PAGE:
Jean Harlow, Earl Moran, and the Golden Age of Hollywood
This beguiling pastel on artist’s paper was created by artist and illustrator Earl Moran as cover art for one of the many countless movie magazine titles in circulation during the Golden Age of Hollywood. We are, at this time, unable to find a published example of this portrait.
This portrait of actress Jean Harlow has been signed by Moran in the bottom left corner. This pastel is beautifully framed and ready to display!
Jean Harlow: Hollywood’s Original Blonde Bombshell
One of the most popular actresses and sex symbols of the 1930s, Harlow was signed by director Howard Hughes and made her first major appearance in his film, “Hell’s Angels” (1930). Harlow soon became a leading lady for MGM, starring in a string of hits. Harlow’s popularity rivaled and soon surpassed that of her MGM colleagues Joan Crawford and Norma Shearer. She had become one of the biggest movie stars in the world by the late 1930s, often nicknamed the “Blonde Bombshell” and the “Platinum Blonde”; she was also popular for her “Laughing Vamp” movie persona. The American Film Institute ranked her as the 22nd greatest female star of classic Hollywood cinema.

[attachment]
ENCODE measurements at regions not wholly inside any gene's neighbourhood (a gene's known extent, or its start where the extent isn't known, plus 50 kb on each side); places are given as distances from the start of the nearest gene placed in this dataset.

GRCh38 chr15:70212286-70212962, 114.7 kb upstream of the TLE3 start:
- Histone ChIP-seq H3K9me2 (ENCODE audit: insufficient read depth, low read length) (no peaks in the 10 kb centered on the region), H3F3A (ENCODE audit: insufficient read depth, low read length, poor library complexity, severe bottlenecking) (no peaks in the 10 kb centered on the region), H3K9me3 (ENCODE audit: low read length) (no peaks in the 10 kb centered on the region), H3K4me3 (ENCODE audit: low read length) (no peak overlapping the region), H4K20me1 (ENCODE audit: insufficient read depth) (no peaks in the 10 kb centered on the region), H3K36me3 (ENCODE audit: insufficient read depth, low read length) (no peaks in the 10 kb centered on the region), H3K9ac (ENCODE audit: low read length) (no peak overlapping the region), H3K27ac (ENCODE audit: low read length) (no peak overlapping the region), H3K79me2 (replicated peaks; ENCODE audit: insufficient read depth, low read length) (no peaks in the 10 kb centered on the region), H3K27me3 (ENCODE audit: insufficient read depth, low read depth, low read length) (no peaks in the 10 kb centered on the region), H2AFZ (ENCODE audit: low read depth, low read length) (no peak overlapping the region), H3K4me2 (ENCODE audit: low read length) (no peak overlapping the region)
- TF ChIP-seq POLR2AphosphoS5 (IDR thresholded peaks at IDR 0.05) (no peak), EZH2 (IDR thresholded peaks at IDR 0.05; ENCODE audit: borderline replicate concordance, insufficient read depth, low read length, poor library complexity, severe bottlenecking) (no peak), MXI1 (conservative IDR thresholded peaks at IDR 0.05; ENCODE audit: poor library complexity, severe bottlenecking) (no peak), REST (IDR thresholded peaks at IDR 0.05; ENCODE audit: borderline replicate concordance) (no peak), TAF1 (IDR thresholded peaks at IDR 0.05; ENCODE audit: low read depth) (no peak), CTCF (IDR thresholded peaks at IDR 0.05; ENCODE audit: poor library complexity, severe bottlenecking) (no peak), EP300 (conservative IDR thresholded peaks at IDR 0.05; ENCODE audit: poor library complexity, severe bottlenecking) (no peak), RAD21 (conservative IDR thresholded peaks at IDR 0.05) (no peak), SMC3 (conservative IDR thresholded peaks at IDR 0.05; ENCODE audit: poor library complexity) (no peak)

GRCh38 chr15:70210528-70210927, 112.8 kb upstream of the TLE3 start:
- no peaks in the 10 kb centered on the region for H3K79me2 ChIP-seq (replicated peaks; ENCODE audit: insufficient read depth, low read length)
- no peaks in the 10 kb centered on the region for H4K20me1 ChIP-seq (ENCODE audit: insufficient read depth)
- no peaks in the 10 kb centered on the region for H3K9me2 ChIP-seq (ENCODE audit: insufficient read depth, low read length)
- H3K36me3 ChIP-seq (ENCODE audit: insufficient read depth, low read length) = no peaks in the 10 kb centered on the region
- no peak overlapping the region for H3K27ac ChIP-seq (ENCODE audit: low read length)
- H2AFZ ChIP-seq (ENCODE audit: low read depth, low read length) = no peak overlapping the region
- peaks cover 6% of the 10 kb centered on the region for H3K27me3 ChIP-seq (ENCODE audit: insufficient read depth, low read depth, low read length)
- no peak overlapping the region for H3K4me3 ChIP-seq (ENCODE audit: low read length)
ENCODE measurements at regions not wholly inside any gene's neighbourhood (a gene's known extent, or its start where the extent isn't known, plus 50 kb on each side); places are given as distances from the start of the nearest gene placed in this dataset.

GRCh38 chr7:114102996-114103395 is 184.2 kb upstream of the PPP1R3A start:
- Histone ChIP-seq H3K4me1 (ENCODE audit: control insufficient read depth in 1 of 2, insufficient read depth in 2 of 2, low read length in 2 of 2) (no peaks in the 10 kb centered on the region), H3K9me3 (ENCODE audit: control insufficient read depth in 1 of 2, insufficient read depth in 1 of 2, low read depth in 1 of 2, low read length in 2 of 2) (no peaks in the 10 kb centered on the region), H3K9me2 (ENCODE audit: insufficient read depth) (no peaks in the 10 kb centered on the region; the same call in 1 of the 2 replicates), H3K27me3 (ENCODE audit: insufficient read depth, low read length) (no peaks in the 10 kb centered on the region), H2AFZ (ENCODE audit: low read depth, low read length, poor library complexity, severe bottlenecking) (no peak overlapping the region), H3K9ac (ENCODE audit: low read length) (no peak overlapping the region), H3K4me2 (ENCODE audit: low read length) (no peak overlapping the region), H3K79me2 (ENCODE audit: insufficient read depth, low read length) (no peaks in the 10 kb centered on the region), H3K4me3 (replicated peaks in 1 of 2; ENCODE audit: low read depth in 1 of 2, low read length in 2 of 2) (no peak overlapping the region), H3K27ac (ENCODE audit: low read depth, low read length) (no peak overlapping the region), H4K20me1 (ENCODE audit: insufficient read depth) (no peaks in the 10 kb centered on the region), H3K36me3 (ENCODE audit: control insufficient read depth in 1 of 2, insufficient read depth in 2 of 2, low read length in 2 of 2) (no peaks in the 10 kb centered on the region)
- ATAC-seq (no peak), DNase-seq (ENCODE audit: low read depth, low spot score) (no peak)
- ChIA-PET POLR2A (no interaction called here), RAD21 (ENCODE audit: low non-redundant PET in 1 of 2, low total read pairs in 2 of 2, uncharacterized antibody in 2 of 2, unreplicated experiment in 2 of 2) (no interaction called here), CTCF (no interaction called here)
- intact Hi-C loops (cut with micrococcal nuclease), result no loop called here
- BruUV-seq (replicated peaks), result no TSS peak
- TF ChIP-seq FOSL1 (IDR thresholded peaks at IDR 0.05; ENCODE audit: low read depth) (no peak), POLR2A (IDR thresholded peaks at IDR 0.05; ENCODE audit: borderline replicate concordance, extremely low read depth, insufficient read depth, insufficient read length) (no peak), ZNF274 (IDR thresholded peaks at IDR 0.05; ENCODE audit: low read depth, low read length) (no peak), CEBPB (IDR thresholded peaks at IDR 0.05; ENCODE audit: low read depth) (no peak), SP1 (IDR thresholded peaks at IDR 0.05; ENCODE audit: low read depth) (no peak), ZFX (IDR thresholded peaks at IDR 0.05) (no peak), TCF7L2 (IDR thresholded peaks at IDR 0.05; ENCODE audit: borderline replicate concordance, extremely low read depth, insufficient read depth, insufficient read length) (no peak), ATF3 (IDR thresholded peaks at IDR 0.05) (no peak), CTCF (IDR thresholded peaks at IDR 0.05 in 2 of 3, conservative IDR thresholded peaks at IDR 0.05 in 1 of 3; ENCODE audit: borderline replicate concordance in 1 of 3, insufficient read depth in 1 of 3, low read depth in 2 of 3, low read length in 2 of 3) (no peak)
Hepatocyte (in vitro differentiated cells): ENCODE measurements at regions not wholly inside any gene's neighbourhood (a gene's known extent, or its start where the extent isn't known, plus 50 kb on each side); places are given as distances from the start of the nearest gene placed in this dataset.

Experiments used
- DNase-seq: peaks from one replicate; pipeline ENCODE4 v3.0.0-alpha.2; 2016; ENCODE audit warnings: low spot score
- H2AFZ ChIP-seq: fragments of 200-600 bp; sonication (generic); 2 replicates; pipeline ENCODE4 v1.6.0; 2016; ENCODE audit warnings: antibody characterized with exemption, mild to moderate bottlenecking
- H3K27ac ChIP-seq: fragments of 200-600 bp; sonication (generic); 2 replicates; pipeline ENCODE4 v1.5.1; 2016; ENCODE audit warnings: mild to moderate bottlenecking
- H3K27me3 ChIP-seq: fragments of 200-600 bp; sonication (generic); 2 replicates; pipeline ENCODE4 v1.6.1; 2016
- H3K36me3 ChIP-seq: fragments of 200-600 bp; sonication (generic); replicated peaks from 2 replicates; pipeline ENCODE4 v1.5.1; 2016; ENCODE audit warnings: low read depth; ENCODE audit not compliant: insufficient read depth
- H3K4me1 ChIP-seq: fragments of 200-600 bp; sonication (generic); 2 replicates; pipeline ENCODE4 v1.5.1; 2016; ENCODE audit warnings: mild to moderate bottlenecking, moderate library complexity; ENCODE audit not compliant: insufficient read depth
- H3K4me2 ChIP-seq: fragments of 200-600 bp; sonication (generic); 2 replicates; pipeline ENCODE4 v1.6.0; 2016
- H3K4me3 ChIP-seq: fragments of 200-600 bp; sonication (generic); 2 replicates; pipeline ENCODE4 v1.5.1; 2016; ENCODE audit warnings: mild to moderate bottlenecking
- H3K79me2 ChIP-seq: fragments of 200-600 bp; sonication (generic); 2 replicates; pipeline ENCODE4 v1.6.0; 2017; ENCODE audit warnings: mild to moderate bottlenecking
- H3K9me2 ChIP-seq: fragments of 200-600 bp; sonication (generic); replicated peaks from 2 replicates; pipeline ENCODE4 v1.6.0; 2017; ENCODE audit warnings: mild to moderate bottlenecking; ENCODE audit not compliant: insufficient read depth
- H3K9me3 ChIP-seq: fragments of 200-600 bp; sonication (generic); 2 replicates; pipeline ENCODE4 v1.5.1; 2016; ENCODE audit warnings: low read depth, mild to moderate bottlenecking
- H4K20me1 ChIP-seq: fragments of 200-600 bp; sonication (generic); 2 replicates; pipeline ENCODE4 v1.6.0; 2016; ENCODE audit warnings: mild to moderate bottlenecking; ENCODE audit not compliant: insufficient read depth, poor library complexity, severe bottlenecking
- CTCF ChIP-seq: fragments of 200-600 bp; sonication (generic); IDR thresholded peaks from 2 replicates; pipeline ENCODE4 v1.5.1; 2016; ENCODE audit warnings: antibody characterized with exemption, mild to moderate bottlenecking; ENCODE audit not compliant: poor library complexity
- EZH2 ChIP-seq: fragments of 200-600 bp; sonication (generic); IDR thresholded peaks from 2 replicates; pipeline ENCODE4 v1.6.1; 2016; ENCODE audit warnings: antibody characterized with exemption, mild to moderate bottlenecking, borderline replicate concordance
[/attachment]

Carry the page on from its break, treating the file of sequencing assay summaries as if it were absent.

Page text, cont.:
Hollywood Magazines of the 1930s
Movie magazines of the 1930s were a central part of the image making machine of Golden Age Hollywood. The beautiful illustrated covers which amplified the glamour of screen stars, were both part of the allure, and have stood the test of time since their initial creation.
At the moment this work dates to, Moran was living and working in New York, struggling to build a name for himself as an illustrator, and spending as many free moments as he could in the company of chorus girls and models. This pastel was likely created by Moran as a calling card of sorts to get cover work for one of the 1930s Hollywood Movie magazine titles, as it has all the hallmarks of the style favored by magazines like Photoplay and Movie Mirror.